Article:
Archaeologists in Sweden have found two long rows of wooden post holes at nearly right angles to each other. One of the rows is a kilometre long and consists of 144 post holes. The other extends at least 500 metres. The holes are spaced every six metres and the rows are 500 metres apart.
“We think the wooden poles were high, perhaps over eight to ten metres. They have been easily spotted from a distance,” says the project leader of the dig, Lena Beronius-Jörpeland, an archaeologist with the Swedish National Heritage Board.
A newer version of such rows is found in Denmark, from the Viking era. But there it served as a defensive wall.
“As this is such a large tract of land, we don’t think these rows of posts would work well as protection. In those days they had castles which served that function, but they were much smaller. Maybe this monument had multiple functions,” said Beronius-Jörpeland to the Swedish newspaper Dagens Nyheter.
The site is just a few hundred metres from a well-known landmark, the Royal Mounds [Kungshögarna]. These are from the decades around 600 AD and had significant functions for religion and trade.
The researchers are speculating about links between the monumental linear structures and the burial mounds. The area they are in is one of the most important known from the Swedish Iron Age.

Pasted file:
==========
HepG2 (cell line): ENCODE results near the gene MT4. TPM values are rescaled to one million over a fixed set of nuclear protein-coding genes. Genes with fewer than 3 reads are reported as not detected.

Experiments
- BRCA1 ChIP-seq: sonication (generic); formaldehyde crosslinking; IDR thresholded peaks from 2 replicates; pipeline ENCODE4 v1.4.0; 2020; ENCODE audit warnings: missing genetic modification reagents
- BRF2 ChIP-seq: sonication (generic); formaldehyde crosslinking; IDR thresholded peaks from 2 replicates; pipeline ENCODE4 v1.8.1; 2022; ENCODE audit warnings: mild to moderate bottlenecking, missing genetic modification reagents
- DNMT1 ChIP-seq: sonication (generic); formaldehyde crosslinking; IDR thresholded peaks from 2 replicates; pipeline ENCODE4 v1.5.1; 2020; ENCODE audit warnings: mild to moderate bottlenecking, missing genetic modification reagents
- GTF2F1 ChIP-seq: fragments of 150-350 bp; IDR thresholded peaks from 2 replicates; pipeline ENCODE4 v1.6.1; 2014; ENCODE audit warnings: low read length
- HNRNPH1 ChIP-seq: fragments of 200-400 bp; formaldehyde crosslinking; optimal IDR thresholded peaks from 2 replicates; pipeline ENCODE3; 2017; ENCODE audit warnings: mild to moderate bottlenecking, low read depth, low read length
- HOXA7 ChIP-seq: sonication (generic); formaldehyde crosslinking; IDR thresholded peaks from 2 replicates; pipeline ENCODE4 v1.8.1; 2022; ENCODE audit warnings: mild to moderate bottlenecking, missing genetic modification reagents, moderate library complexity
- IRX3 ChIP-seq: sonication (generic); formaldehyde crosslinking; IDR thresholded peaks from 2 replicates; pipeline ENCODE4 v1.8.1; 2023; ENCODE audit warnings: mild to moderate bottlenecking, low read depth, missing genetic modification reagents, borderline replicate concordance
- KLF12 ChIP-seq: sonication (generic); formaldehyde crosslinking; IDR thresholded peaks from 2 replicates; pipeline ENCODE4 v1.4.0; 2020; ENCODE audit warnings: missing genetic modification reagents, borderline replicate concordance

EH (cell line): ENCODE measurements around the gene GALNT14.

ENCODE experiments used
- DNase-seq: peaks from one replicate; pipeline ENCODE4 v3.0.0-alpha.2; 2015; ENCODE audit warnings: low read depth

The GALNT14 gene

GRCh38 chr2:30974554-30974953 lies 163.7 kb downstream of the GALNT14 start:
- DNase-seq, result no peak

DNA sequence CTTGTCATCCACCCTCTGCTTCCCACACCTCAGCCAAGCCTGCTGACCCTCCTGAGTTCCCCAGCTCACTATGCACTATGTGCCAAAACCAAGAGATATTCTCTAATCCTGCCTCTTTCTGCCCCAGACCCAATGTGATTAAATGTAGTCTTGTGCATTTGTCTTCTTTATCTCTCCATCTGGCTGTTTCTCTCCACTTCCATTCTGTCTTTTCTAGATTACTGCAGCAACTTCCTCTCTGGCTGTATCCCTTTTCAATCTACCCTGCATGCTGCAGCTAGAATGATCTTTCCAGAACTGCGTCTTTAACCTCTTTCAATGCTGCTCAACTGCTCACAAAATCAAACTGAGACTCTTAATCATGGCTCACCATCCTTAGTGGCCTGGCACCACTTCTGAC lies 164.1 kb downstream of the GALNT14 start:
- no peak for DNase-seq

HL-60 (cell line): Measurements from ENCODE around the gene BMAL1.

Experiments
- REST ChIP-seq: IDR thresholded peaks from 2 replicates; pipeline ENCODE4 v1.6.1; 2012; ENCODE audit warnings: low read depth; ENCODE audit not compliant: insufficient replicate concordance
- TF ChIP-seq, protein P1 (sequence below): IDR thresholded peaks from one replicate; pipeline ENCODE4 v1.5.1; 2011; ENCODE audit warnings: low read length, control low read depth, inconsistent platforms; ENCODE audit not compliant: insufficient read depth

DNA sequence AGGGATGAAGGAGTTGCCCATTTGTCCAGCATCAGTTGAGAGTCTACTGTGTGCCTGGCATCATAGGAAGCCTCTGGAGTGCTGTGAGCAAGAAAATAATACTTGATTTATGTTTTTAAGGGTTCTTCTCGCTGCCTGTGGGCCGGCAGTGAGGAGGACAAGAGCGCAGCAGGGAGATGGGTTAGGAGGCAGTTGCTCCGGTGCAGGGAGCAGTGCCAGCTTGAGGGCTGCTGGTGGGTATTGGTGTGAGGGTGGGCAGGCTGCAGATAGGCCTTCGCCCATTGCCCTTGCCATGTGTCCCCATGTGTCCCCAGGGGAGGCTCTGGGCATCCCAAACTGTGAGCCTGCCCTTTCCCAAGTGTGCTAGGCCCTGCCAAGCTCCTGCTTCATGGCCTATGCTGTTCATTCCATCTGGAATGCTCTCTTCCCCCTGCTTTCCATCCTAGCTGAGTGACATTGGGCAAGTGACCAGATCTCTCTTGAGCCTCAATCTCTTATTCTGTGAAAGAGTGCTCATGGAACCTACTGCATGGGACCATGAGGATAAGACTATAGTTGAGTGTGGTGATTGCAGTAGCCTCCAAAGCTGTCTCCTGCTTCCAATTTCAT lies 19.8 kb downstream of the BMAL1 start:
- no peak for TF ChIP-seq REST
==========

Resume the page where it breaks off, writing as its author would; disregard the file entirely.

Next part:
“We know there was some sort of judicial court associated with the kings who are buried in the mounds. It’s tempting to speculate that this had something to do with the newly discovered monument. Maybe it was intended as a visual manifestation of power,” says Beronius-Jörpeland.
The excavation has revealed animal bones in some of the holes where pillars once stood. A puppy skeleton was dug out of one, which indicates that it was sacrificed when the post was erected or the construction was completed.
The excavation of the extensive monumental structure will continue as researchers seek information on possible similar constructions elsewhere in Europe or skirting the Mediterranean. The idea is to find out whether mighty leaders who ordered the construction in Gamla Uppsala got their inspiration from abroad.